Presymptomatic Testing For Huntington Disease
Uploaded by LoUiE on Aug 28, 2002
Huntington Disease, (HD), is a hereditary degenarative brain disease. Usually begining in mid-life, cells in the caudate nucleus of the brain begin to die, causing a relentless deterioration of intellectual ability, emotional control, motor skills, balance and speech. Chorea, or involuntary movements, is nearly always a symptom as well.
HD is caused by a single dominant gene. Every child of an affected parent has a 50% chance of inheriting the gene that causes HD. The HD gene is found on chromosome 4. It is inherited as an autosomal dominant condition. Since it is not carried on one of the sex chromosomes, male and female offspring have the same chance of being affected.
Presymptomatic testing is a method for identifying persons carrying the HD gene before symptoms appear. This can be useful for couples who have a history of HD in their families and wish to know if they have the HD gene before deciding upon having children.
The genetic testing itself involves donating a small sample of blood that is screened in the laboratory for the presence or abscence of the HD mutation. Testing may require a sample of D.N.A from a closely related affected relative, preferably a parent, for the purpose of confirming the diagnosis of HD in the family.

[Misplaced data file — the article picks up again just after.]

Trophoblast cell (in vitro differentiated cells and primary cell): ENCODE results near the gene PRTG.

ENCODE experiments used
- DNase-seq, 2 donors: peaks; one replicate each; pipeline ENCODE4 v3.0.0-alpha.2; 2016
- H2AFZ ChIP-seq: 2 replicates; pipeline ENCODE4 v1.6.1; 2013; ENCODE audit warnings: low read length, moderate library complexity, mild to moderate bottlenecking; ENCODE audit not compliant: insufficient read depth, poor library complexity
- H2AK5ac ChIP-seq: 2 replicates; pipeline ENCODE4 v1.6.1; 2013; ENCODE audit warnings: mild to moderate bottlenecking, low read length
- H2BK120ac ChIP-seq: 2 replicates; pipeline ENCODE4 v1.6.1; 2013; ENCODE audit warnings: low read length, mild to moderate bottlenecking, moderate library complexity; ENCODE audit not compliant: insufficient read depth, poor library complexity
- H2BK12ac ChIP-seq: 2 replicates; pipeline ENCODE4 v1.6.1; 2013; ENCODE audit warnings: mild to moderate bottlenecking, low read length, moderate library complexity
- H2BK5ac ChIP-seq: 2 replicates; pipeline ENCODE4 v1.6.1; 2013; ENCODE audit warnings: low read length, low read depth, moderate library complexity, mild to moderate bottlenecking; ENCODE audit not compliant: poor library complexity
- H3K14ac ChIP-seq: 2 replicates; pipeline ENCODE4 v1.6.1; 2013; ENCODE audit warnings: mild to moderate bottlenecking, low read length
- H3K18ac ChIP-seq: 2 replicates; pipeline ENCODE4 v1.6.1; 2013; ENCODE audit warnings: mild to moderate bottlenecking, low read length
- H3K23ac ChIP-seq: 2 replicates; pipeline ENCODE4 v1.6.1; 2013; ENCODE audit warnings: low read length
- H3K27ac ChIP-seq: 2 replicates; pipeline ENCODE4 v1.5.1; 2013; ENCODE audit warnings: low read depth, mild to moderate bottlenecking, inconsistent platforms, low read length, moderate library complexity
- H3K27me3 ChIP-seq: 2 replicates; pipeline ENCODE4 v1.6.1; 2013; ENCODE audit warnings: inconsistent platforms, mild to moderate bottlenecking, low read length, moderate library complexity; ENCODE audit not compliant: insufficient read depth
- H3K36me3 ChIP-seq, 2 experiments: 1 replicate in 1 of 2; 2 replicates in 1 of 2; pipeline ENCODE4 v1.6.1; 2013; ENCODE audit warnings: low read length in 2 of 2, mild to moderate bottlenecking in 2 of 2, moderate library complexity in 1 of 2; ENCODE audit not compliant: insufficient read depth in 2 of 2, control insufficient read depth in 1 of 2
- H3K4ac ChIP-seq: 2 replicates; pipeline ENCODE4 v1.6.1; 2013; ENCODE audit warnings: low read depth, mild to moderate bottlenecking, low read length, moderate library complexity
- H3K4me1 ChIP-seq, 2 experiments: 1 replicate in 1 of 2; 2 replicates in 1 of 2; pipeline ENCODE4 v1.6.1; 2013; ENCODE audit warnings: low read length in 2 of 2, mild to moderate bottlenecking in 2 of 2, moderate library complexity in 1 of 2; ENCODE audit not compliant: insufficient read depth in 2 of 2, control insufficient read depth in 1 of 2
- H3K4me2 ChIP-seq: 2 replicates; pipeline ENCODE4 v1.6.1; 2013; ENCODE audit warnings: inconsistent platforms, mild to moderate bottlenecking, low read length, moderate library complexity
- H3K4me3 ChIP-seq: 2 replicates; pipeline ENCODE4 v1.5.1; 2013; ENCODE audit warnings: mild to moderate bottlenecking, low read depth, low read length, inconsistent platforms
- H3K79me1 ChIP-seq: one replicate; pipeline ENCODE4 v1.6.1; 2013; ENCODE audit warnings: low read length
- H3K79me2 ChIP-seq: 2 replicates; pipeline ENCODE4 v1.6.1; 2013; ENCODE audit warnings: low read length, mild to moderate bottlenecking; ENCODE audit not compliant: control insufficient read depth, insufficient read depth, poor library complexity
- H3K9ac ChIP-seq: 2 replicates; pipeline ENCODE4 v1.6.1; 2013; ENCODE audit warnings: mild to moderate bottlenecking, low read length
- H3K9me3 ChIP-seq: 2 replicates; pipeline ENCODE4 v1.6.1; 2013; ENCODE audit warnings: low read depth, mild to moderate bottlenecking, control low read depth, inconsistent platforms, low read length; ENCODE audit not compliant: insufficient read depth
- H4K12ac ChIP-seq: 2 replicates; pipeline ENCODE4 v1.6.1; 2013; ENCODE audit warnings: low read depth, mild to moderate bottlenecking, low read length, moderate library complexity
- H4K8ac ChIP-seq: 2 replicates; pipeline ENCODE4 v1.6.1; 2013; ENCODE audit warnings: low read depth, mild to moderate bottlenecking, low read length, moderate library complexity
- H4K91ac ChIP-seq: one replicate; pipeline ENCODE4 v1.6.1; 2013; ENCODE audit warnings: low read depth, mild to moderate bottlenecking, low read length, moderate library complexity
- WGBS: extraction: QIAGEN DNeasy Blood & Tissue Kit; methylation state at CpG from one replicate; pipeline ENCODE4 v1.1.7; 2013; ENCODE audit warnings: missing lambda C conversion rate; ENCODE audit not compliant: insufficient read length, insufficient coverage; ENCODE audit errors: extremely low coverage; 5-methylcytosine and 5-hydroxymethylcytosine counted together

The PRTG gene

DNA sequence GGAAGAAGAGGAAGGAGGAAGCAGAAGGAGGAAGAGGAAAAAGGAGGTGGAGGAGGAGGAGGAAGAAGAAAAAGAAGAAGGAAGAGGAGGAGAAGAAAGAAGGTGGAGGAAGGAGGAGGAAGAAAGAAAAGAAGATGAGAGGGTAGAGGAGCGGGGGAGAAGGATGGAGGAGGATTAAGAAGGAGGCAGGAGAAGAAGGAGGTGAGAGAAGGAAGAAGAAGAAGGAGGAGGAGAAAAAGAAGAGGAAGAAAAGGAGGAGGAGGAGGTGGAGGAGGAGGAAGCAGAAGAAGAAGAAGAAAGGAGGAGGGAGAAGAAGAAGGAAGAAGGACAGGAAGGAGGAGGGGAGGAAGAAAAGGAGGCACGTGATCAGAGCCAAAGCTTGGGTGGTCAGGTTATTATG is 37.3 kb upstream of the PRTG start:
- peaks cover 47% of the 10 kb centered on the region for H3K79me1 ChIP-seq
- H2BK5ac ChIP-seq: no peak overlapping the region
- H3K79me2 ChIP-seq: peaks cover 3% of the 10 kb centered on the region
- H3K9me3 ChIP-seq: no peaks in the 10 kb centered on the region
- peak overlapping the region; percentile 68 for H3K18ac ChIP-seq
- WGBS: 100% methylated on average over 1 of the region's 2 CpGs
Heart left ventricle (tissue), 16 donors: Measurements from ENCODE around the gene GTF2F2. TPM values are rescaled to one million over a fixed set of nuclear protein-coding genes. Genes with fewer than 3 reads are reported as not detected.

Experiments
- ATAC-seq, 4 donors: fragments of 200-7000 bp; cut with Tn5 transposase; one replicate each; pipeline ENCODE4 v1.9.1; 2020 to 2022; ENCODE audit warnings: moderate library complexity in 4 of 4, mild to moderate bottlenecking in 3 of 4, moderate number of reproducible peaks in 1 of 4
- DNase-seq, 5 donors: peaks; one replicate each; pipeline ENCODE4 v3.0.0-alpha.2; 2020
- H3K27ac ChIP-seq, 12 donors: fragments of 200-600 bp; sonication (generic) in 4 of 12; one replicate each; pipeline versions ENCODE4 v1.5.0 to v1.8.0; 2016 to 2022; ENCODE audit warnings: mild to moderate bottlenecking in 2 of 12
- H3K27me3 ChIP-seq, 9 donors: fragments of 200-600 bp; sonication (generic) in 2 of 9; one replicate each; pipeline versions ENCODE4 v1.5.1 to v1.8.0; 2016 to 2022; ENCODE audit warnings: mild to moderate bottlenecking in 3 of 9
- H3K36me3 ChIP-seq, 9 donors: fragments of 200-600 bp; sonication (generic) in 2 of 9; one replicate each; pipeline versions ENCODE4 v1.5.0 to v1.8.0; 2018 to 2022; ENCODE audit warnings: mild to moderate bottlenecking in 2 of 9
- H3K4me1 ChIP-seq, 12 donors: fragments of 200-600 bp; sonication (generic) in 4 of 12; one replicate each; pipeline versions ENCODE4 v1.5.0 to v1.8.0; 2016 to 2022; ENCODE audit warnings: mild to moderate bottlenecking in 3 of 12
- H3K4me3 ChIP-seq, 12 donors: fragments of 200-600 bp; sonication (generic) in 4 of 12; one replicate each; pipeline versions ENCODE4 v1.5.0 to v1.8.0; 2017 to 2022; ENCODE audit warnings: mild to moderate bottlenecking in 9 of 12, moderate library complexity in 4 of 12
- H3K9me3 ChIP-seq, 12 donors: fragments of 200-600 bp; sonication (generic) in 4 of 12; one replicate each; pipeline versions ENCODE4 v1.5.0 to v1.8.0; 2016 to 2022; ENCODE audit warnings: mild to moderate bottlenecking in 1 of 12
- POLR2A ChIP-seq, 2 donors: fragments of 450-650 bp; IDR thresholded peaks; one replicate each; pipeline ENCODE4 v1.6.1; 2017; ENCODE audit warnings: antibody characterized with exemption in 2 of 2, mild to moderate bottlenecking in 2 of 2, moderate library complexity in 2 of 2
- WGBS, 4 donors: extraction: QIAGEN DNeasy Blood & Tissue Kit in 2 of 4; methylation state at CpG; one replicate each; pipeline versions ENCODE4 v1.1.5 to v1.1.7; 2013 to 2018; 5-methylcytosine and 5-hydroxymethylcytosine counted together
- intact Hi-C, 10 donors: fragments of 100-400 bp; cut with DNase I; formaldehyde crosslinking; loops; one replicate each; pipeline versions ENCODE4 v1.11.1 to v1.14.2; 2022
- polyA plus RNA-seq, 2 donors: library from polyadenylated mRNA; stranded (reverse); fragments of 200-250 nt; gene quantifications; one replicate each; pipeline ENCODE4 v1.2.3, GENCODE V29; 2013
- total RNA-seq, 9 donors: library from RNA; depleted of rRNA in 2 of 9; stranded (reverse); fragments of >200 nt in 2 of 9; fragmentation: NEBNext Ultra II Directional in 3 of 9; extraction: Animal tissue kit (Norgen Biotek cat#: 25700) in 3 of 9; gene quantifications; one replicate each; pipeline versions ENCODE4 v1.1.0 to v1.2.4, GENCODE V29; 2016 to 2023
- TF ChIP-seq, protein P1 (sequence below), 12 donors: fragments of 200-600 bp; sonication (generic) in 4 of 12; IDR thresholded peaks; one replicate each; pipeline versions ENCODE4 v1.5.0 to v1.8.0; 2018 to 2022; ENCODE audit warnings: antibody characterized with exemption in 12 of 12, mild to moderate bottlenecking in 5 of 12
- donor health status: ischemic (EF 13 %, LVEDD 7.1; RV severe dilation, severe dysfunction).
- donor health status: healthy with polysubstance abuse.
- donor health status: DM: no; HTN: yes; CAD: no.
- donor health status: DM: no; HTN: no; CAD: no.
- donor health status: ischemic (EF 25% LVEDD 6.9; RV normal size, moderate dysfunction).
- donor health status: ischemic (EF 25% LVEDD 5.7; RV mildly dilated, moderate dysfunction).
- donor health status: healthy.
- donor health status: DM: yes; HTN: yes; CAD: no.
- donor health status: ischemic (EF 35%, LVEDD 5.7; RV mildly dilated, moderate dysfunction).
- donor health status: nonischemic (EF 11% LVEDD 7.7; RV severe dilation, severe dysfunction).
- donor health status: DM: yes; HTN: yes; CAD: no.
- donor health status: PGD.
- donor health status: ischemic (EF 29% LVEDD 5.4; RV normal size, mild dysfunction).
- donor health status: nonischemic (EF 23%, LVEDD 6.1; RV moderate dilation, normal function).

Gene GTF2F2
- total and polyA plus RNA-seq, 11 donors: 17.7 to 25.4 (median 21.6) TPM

Genetic techniques used to do presymptomatic testing for the HD gene can be Gel Electrophoresis or Polymerase Chain Reaction (P.C.R). The Polymerase Chain Reaction is a technique used to amplify a particular fragment or sequence of DNA. Gel Electrophoresis is used to 'sort out' specific genes on D.N.A. Restriction enzymes are used to 'cut' the D.N.A sequence needed in P.C.R.
P.C.R is a technique which is used to amplify the number of copies of a specific reigon of D.N.A to be adequately tested. The first step of P.C.R - Unknown D.N.A is heated, which causes the paired strands to seperate (single strands now accessible to primers). Second step - Add large excess of primers relative to the amount of D.N.A being amplified, and cool the reaction mixture to allow double strands to form again. Third step - To a mixture of all 4 individual letters (deoxyribonucleotides), add an enzyme which can 'read' the opposing strands 'sentence' and extend the primers 'sentence' by 'hooking' letters together in the order in which they can pair across from one another - A:T and C:G. The enzyme used in P.C.R is Taq Polymerase because it can withstand high...